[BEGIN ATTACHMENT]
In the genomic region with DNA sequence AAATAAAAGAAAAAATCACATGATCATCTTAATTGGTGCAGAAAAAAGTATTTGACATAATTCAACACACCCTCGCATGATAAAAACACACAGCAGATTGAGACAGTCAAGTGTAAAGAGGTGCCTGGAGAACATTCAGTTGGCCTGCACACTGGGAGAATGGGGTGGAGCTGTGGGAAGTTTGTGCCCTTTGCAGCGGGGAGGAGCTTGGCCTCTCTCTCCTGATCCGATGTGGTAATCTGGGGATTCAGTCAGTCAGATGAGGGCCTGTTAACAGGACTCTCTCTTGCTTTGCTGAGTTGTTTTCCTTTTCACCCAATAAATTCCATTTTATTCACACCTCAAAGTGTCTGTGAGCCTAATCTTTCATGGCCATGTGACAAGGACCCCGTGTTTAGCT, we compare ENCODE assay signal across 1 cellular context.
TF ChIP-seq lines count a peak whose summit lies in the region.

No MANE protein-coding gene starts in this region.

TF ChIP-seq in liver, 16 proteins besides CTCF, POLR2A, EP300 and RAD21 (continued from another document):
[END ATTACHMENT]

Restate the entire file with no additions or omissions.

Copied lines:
In the genomic region with DNA sequence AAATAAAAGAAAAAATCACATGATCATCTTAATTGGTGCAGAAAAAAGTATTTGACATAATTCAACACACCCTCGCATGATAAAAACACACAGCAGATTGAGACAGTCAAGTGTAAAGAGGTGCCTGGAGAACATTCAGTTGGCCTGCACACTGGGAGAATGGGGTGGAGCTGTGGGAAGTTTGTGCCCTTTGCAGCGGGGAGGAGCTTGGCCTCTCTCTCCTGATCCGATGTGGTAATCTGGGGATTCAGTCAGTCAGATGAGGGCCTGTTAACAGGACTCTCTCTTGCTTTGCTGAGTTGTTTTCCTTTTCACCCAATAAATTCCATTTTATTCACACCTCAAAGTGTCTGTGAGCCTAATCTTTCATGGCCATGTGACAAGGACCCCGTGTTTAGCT, we compare ENCODE assay signal across 1 cellular context.
TF ChIP-seq lines count a peak whose summit lies in the region.

No MANE protein-coding gene starts in this region.

TF ChIP-seq in liver, 16 proteins besides CTCF, POLR2A, EP300 and RAD21 (continued from another document):